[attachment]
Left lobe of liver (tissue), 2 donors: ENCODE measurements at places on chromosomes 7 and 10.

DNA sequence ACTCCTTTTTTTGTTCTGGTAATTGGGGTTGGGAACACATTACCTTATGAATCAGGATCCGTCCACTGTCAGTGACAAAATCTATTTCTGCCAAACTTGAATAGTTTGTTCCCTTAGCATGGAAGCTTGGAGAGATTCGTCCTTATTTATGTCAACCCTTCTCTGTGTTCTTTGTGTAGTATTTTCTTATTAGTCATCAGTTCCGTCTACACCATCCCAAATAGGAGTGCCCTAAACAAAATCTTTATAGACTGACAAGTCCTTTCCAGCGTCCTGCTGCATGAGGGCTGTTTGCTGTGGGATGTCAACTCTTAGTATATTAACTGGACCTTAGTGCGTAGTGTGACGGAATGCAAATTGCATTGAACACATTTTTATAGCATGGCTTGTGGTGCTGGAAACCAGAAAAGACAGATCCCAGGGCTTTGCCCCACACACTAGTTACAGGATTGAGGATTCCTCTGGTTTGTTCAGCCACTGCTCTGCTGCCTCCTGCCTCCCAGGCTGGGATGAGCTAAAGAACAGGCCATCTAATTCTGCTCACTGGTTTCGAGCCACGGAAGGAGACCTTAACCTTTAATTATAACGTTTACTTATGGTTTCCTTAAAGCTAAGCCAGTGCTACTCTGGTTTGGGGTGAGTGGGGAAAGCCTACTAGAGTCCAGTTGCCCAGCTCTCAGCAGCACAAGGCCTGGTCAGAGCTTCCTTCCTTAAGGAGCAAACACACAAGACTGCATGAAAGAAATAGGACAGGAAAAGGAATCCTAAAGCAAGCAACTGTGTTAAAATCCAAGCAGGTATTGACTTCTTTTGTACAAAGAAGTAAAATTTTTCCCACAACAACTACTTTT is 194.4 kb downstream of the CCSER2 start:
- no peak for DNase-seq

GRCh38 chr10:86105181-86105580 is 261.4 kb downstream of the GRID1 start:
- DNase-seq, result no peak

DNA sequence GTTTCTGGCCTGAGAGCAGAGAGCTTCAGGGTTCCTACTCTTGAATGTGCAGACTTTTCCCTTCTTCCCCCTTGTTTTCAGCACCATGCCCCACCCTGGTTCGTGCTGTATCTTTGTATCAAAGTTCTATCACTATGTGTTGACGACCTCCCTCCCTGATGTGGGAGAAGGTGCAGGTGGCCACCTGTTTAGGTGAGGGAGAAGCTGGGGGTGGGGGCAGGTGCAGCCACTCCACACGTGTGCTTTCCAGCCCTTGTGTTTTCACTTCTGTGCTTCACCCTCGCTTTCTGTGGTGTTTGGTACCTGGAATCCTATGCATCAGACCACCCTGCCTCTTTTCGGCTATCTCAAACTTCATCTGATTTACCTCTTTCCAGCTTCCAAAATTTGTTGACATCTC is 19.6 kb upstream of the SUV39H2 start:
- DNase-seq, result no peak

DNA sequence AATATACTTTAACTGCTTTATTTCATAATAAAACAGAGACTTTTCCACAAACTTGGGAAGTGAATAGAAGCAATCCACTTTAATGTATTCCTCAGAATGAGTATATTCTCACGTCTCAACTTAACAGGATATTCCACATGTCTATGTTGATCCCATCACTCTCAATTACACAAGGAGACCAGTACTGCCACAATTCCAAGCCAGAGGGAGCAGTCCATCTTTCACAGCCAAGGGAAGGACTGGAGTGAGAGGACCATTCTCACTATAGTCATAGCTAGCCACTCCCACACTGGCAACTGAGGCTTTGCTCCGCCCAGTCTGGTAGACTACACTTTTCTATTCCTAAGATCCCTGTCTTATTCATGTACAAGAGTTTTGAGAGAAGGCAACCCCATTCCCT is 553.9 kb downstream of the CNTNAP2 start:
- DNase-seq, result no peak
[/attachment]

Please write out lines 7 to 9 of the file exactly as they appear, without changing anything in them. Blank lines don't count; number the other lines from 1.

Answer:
- DNase-seq, result no peak

DNA sequence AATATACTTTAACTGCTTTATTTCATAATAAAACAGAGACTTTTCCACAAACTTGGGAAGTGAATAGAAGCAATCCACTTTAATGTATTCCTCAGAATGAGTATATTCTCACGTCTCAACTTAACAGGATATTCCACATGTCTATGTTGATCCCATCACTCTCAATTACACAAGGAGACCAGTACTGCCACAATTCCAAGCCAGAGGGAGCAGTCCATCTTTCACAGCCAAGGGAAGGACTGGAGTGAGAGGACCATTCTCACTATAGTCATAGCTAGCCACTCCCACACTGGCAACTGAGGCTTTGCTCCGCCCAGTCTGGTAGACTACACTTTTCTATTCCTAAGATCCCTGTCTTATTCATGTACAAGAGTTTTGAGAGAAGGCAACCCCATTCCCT is 553.9 kb downstream of the CNTNAP2 start:
- DNase-seq, result no peak